Translated by Andrew Vanburen from a Chinese-language piece in Shanghai Securities Journal
CHINA'S STOCK MARKETS have been a tough sell these days.
That might explain why so few customers are buying.
Meanwhile, the bourse barkers keep beckoning but the public ain't biting.
The fact is that the PRC's capital markets are having quite a hard go these days at lifting spirits and eliciting investor interest.
In other words, since when did investing in Shanghai and Shenzhen listed shares become so listless a prospect?
As of late, a motley assortment of “troubles” within homefront capital markets have been surfacing, and there hasn’t exactly been a raft of upbeat macroeconomic news to greet the bourse and investors in A- and B-shares are still patiently awaiting a semblance of market-moving news from the world at large.
But these are not cataclysmic events, and any capital market should be able to exemplify enough resiliency and dogged perseverance (ie: sticktoitiveness) to endure the buffeting and boisterous bounces.
Specifically, such land and ground-based assaults on the integrity of assumed valuations of both individual counters and the legitimacy of a benchmark's positional authority should be good jumping-in opportunities after a series of losing sessions.
As least in theory.
But in reality, we may be standing witness to the emergence of a new paradigm, in which a falling market doesn’t always automatically translate into a buying opportunity once the dust has settled.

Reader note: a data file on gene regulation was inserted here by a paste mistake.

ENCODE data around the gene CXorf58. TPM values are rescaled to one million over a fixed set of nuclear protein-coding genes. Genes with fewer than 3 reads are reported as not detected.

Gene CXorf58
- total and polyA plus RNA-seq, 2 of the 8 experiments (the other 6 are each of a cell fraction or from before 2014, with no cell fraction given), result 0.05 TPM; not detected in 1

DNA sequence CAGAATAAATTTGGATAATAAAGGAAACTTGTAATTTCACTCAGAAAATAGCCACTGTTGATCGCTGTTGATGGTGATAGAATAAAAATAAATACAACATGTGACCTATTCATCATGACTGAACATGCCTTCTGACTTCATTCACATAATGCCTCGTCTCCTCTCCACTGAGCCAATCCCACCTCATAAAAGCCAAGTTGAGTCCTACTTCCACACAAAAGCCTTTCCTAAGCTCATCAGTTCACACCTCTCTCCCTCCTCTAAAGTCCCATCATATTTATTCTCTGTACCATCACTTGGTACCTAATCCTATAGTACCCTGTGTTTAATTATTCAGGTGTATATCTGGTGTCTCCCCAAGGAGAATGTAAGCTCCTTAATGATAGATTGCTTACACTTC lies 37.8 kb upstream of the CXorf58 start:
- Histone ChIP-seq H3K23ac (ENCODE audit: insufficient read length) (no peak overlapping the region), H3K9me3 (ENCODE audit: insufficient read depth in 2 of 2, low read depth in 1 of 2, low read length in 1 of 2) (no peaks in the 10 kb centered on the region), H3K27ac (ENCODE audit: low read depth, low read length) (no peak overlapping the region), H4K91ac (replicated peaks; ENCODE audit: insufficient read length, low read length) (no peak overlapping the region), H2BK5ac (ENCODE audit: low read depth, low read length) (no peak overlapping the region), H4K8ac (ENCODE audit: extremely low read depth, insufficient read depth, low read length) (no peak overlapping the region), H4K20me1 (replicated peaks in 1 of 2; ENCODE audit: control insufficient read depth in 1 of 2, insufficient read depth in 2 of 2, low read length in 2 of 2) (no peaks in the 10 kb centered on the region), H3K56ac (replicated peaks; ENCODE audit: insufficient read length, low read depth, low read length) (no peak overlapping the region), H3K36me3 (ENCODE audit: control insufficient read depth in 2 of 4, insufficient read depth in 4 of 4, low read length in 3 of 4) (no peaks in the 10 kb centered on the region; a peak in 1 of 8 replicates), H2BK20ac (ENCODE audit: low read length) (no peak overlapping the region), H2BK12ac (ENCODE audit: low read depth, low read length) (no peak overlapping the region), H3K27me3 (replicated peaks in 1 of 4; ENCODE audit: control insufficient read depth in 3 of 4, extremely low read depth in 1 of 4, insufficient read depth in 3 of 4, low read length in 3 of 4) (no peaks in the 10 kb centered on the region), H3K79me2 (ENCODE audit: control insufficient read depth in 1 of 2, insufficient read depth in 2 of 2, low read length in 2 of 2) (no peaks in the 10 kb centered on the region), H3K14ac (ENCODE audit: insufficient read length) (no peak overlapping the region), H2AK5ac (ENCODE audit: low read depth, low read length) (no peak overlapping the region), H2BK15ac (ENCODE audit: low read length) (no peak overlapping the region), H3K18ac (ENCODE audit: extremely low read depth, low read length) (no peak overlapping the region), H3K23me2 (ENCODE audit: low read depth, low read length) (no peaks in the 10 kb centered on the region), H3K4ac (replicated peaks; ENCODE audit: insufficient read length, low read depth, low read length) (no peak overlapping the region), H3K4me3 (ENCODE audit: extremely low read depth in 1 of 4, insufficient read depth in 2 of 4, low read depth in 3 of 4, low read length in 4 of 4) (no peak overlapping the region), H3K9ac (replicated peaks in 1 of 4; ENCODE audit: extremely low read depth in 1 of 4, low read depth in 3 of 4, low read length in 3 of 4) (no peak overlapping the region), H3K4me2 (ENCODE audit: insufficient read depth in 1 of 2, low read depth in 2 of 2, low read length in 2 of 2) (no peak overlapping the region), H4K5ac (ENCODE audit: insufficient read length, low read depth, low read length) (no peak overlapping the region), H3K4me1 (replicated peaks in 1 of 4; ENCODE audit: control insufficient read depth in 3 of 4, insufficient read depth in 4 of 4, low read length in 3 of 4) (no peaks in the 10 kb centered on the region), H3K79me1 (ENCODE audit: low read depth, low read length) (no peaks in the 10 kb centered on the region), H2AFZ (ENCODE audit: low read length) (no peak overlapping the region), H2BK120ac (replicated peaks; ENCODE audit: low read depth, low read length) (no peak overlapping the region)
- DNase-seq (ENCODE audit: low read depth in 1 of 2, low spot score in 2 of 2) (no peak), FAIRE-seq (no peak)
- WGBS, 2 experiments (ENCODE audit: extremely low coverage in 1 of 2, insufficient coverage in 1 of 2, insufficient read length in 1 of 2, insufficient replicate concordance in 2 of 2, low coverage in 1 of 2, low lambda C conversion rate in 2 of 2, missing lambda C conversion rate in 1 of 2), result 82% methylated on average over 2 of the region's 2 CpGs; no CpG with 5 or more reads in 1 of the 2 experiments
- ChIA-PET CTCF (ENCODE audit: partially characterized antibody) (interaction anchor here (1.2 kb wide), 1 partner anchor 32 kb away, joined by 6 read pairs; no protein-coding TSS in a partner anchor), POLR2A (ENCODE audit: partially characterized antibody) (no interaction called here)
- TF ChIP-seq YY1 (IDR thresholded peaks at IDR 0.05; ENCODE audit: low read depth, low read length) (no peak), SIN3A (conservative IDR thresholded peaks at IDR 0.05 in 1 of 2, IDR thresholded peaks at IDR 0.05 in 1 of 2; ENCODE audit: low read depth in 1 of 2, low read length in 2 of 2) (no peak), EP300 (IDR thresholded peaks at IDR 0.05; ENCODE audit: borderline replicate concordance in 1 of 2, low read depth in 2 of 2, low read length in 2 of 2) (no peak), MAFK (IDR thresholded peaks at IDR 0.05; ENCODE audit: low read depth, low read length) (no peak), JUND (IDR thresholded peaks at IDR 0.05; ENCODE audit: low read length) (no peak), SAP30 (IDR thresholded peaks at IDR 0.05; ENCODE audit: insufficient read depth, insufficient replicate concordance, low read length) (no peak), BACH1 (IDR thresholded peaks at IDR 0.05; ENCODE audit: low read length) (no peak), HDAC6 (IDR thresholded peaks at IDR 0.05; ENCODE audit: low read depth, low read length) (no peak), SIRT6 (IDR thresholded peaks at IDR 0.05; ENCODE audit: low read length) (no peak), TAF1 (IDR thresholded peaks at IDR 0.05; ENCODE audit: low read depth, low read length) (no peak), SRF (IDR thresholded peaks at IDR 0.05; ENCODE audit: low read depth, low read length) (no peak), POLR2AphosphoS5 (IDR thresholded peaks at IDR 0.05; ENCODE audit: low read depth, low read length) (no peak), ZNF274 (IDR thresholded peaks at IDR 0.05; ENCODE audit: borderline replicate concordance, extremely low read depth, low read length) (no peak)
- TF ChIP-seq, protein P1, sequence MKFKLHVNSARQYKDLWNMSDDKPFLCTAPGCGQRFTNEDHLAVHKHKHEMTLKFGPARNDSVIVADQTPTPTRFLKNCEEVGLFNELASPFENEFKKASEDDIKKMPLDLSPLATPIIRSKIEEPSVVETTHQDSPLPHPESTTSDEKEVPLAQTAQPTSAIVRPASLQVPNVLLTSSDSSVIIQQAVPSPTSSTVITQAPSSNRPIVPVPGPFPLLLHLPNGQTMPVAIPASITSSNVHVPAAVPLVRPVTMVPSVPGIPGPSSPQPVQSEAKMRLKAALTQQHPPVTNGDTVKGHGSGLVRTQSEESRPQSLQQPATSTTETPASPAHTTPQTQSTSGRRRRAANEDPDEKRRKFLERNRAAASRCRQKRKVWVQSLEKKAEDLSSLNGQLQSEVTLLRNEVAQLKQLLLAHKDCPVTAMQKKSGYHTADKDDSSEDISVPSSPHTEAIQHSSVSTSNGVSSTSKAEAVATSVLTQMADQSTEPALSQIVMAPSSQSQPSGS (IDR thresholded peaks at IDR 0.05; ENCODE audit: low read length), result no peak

From a purely visceral and non-analytical standpoint, most investors are saying that the recent slumps in Shanghai and Shenzhen, or the current benchmark index downturn, is not only market-justified, but also does not signify any long-term potential for bottom feeders to jump in the fishtank at this particular point in time.
Meanwhile, there is an audible faction that believes the current selloffs have run their course, and there’s little chance of buying much on the bourse these days that hasn’t been more or less virtually deflated.
So the epic ideological impasse continues, or rather the stalemate festers on.
On one side are those saying that the growth in the uber-economy that is Europe is saddled by individual EU member state insolvency as well as stubbornly low employment figures saddled with a softening currency.
That is all worth noting considering that the European Union is the largest trading partner of Mainland China.
From a coldly analytical point of view, investors should be cognizant of two realities regarding near term cyclicality of China shares:
There isn’t a cornucopia of collective cheer on its way to provide upside lift for share prices, and there is an equally conspicuous absence of any drivers that might suddenly put a spark in daily trading turnover.
In short, 1.3 billion potential investors are taking a “wait and see” attitude, and one can't blame them for doing so.
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